It probably was never meant to turn out this way. For a band who wanted nothing more than to be the world’s foremost Earth tribute act and have some fun, drinks and tinnitus along the way, Sunn O))) now occupy a unique niche within popular culture. Lauded as much within the underground as throughout the music intelligentsia, they’re as now as known for their sonic/tectonic mastery as they are for their meme-ability, the punchline to a joke that no-one except those in the know will get while simultaneously the subject of a thousand “heaviest show ever” anecdotes. Which makes taking them at face value that little bit trickier.
Before getting to that, it’s Anna von Hausswolff who is, for many, as big of a draw as the headliners. It’s not hard to see why. From a muted build-up through to crashing waves of noise, distortion and tribal percussion, she and her band are as pure a manifestation of ‘emotion + sound = art’ as you could hope to find, even the most subtle of moments laced with intensity and violence. Original, powerful and with such broad range that witnessing it practically drags you through all seven stages of bereavement in half an hour, the Swede delivers something that rivals what is to come in many ways, and maybe even surpasses it in a few.
Back on planet Sunn O))), things are looking very smoky but not for the reasons you might expect. They’ve spent much of this tour plugging their fog machine manufacturers on social media and they’ve certainly gotten their money’s worth. Visibility in the room has been reduced to about a foot and everything has taken a weirdly spectral glow thanks to the lighting. It’s only the stomach-churning bass rumble swelling and enveloping the room as though it was the voice of the mist itself that gives any indication that the band have even taken stage. There’s obvious theatricality involved, especially as the murk clears after 15 minutes and the familiar silhouettes of messrs O’Malley and Anderson can just about be made out, guitars hoisted triumphantly in the air, but it’s also the ideal environment for such overwhelming sonic worship – no distractions, no blistering solos, just a sheer wall of noise that teeters permanently on the brink of collapse.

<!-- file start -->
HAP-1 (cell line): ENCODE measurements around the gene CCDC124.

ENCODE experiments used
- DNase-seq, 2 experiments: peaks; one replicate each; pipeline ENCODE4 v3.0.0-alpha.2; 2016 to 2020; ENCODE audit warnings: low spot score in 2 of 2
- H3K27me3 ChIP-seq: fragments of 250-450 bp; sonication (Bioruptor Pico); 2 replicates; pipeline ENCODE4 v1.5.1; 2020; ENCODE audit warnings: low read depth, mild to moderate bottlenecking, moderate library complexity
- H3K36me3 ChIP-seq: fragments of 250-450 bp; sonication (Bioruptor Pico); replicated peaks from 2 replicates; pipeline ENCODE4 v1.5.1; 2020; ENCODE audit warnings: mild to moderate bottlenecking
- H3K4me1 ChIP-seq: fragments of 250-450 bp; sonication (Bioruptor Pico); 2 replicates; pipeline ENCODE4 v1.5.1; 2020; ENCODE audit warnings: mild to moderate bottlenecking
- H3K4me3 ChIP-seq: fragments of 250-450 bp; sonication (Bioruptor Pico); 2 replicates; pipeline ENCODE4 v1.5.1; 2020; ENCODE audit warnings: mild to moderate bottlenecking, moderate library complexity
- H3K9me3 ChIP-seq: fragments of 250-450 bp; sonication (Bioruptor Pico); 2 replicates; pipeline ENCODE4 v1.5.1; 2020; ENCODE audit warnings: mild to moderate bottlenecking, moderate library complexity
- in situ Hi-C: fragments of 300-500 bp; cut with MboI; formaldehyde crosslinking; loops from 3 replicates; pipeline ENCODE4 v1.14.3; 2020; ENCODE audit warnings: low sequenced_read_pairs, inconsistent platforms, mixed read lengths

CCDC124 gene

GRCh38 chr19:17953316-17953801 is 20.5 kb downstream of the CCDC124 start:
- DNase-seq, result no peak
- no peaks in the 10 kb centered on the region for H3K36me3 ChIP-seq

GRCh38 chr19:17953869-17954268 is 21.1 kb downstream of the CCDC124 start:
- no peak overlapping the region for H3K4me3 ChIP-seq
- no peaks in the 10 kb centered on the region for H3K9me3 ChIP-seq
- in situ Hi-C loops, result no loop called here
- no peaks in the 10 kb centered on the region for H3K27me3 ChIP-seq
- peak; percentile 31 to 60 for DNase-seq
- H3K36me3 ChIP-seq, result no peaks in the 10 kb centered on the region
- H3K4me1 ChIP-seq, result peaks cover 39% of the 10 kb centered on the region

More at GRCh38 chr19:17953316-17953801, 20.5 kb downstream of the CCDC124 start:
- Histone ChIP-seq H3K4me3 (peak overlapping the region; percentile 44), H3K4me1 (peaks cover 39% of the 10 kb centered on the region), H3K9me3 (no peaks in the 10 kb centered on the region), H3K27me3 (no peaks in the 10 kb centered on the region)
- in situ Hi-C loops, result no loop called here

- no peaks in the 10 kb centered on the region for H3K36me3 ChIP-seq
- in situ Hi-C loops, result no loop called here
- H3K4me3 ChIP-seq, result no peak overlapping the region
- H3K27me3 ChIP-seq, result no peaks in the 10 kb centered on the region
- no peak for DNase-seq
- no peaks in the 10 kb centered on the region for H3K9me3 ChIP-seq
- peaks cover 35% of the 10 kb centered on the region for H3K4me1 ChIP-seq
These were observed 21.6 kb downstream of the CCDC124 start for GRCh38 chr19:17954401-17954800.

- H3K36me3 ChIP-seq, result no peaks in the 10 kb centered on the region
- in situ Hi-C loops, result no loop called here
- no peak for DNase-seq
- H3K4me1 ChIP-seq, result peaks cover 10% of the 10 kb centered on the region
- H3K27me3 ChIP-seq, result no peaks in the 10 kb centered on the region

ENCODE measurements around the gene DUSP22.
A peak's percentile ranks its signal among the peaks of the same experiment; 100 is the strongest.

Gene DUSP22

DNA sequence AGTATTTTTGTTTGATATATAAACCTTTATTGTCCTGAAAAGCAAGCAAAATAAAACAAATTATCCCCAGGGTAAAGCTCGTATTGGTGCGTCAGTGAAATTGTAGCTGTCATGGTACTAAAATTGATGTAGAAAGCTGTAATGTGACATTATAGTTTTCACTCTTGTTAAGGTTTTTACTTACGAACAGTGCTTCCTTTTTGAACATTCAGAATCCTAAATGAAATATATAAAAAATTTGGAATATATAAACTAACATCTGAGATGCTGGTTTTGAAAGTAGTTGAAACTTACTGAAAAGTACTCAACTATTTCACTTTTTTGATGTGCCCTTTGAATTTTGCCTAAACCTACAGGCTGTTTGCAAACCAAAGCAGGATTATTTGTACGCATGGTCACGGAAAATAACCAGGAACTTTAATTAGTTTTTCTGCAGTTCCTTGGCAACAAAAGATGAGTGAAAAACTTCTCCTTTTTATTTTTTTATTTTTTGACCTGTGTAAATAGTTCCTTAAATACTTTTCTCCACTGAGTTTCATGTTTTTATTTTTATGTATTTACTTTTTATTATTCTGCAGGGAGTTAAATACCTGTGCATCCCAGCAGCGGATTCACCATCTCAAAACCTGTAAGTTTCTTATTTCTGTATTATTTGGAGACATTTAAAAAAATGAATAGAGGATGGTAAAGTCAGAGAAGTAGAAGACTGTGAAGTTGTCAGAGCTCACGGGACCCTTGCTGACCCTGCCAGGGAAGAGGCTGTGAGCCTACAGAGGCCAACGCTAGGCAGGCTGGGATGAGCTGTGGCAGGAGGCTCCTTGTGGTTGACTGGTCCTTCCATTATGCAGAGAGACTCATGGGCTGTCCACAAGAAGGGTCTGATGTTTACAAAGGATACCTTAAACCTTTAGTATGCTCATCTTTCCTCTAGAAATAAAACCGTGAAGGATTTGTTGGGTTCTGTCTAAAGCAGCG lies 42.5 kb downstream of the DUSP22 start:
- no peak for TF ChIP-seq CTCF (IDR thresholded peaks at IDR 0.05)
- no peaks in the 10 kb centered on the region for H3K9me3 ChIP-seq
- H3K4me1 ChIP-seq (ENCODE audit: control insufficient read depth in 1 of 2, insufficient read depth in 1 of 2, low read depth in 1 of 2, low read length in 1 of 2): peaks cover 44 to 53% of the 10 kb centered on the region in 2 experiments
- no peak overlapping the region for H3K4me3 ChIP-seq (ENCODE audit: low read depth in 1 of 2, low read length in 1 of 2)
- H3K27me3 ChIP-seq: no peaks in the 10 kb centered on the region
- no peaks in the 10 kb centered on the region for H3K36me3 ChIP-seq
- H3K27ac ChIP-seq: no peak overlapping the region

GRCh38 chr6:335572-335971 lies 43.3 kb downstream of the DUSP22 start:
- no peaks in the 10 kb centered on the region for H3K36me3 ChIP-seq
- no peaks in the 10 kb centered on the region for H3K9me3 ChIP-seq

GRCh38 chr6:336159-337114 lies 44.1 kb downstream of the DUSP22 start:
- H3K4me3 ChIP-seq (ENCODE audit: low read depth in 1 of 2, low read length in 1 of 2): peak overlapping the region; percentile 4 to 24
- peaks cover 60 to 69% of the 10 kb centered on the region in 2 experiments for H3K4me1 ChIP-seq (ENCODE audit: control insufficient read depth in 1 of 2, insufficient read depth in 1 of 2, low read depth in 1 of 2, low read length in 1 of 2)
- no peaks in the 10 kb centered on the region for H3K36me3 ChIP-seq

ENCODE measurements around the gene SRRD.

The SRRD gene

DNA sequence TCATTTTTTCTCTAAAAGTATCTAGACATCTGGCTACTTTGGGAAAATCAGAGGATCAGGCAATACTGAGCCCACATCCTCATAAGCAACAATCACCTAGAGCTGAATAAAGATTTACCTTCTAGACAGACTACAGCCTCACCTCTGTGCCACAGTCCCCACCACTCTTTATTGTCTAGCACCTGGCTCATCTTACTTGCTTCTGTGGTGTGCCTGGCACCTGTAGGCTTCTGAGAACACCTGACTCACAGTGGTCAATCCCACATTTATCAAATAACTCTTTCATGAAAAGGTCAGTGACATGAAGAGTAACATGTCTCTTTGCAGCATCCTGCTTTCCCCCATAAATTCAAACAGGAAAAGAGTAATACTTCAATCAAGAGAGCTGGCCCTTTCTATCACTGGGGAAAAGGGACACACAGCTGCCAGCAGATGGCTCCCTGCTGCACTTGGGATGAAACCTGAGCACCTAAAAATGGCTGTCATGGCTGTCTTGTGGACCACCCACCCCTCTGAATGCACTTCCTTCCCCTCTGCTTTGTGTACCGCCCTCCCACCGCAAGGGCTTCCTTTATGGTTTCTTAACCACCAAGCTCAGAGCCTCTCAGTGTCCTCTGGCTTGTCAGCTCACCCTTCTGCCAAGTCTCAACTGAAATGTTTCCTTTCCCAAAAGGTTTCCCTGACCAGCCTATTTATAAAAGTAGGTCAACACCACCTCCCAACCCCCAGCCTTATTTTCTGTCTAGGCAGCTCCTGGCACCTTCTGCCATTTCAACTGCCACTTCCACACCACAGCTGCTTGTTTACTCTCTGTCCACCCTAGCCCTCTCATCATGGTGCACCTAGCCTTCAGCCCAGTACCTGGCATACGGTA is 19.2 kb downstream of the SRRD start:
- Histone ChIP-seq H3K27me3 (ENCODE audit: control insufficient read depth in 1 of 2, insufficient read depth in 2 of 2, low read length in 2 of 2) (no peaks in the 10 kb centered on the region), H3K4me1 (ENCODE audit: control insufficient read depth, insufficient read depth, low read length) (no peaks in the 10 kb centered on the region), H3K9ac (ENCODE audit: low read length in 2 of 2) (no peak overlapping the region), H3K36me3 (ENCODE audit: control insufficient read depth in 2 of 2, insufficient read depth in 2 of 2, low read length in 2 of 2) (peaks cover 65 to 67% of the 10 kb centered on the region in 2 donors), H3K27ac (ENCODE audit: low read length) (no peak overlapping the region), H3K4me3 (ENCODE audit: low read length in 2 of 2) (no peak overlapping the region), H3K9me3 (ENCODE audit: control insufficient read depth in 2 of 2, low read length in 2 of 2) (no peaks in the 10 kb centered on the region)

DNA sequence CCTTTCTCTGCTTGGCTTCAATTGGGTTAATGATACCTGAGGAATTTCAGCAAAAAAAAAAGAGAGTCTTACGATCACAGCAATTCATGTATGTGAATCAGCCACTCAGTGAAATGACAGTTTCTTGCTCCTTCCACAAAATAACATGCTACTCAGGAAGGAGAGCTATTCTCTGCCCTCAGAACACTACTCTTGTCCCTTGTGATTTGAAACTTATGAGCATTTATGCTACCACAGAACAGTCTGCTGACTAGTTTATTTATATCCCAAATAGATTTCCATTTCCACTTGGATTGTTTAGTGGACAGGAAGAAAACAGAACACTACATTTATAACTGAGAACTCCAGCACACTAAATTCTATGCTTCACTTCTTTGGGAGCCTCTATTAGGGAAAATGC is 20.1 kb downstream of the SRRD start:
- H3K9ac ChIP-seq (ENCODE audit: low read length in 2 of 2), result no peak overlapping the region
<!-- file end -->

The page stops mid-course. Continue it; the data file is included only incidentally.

no distractions, no blistering solos, just a sheer wall of noise that teeters permanently on the brink of collapse…
Though the lack of Attila Csihar, or of any vocalist as such, is noticeable as the set progresses, it does feel like the change is for the better. Stripped back to something resembling their earliest template, albeit with Tos Nieuwenhuizen and Steve Moore to round out their sound, they do attempt a happy medium in adding some of the range evident on this year’s Life Metal to the deep, primordial doom of old. Sure, it’s an exercise in redundancy to pick out anything like a setlist but at the very least, there’s a sense of progression on display, scattered pockets of musicality that feel geared towards the ears as opposed to primarily being felt in the bones. Maybe it’s a shift in perception or just a reflection of the musical landscape these days but whereas Sunn O))) used to be regarded as an act tinged with foreboding (perhaps harking back to the tall tales of ‘brown notes’, nosebleeds and venues crumbling from vibrational stress that used to follow them about), now they feel inviting. It’s a near-capacity crowd and every person seems enraptured by the experience, lost in a haze of artificial fog and the impending crush of low frequency power, and O’Malley and Anderson have evidently given themselves over to pure amplifier worship. There are no entry barriers any more, no ‘cool scene’ points – this is just volume, cranked up and let rip, and damn it feels good to just bathe in it for a couple of hours.
Scribed by: Dave Bowes